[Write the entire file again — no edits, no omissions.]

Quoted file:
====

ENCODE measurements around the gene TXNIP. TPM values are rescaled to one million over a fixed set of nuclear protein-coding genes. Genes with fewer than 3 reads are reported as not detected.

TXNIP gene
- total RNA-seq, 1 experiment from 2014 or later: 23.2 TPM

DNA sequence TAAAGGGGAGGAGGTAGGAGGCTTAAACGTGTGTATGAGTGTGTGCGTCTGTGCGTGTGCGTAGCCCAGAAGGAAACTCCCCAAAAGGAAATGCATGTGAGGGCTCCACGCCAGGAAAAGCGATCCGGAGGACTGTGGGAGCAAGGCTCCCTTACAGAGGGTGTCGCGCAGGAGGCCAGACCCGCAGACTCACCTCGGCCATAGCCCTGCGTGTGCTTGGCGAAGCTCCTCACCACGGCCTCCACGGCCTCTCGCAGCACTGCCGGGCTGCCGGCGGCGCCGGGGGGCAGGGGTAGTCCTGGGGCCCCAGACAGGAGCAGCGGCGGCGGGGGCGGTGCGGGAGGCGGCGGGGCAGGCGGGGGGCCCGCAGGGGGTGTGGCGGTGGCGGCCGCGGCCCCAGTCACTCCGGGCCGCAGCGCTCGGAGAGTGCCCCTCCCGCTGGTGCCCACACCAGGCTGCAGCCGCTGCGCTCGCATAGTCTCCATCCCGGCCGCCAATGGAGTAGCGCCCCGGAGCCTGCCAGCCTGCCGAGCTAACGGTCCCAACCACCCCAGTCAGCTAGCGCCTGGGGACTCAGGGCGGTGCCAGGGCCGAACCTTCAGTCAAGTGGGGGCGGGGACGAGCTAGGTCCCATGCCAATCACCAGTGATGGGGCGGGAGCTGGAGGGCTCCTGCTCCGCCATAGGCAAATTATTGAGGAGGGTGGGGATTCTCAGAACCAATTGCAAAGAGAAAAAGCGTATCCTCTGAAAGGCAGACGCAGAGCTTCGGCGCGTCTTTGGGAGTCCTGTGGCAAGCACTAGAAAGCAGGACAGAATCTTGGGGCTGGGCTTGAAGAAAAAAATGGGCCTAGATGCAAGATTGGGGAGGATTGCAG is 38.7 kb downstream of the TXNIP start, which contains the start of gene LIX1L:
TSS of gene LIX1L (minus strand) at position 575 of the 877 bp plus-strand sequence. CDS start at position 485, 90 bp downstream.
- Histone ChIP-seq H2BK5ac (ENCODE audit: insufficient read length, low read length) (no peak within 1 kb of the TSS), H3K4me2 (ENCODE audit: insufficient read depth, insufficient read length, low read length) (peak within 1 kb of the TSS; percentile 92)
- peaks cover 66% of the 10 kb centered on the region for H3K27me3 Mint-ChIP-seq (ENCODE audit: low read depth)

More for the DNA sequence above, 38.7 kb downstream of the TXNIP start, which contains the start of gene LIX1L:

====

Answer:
ENCODE measurements around the gene TXNIP. TPM values are rescaled to one million over a fixed set of nuclear protein-coding genes. Genes with fewer than 3 reads are reported as not detected.

TXNIP gene
- total RNA-seq, 1 experiment from 2014 or later: 23.2 TPM

DNA sequence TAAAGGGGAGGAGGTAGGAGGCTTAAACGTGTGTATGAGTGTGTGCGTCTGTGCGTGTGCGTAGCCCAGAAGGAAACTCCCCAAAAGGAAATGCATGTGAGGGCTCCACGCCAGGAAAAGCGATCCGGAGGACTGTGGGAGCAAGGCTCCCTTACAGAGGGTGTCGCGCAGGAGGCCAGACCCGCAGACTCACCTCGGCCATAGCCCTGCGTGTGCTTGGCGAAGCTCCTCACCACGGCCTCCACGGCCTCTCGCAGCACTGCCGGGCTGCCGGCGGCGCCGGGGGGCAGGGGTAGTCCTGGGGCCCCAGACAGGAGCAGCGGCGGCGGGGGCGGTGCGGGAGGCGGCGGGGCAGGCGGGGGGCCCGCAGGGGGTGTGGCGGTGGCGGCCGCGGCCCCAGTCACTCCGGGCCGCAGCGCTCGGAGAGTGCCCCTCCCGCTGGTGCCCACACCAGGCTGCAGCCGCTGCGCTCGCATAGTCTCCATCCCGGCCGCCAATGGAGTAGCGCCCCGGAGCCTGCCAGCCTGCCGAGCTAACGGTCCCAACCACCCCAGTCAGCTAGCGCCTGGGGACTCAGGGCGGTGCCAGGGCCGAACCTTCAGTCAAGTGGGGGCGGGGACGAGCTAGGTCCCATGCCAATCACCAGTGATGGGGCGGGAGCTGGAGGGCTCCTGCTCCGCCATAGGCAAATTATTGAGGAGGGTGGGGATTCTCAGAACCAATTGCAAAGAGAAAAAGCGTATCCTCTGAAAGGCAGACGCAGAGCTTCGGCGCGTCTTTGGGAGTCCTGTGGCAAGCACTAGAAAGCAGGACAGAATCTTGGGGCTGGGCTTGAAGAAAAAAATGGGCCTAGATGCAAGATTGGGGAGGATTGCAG is 38.7 kb downstream of the TXNIP start, which contains the start of gene LIX1L:
TSS of gene LIX1L (minus strand) at position 575 of the 877 bp plus-strand sequence. CDS start at position 485, 90 bp downstream.
- Histone ChIP-seq H2BK5ac (ENCODE audit: insufficient read length, low read length) (no peak within 1 kb of the TSS), H3K4me2 (ENCODE audit: insufficient read depth, insufficient read length, low read length) (peak within 1 kb of the TSS; percentile 92)
- peaks cover 66% of the 10 kb centered on the region for H3K27me3 Mint-ChIP-seq (ENCODE audit: low read depth)

More for the DNA sequence above, 38.7 kb downstream of the TXNIP start, which contains the start of gene LIX1L: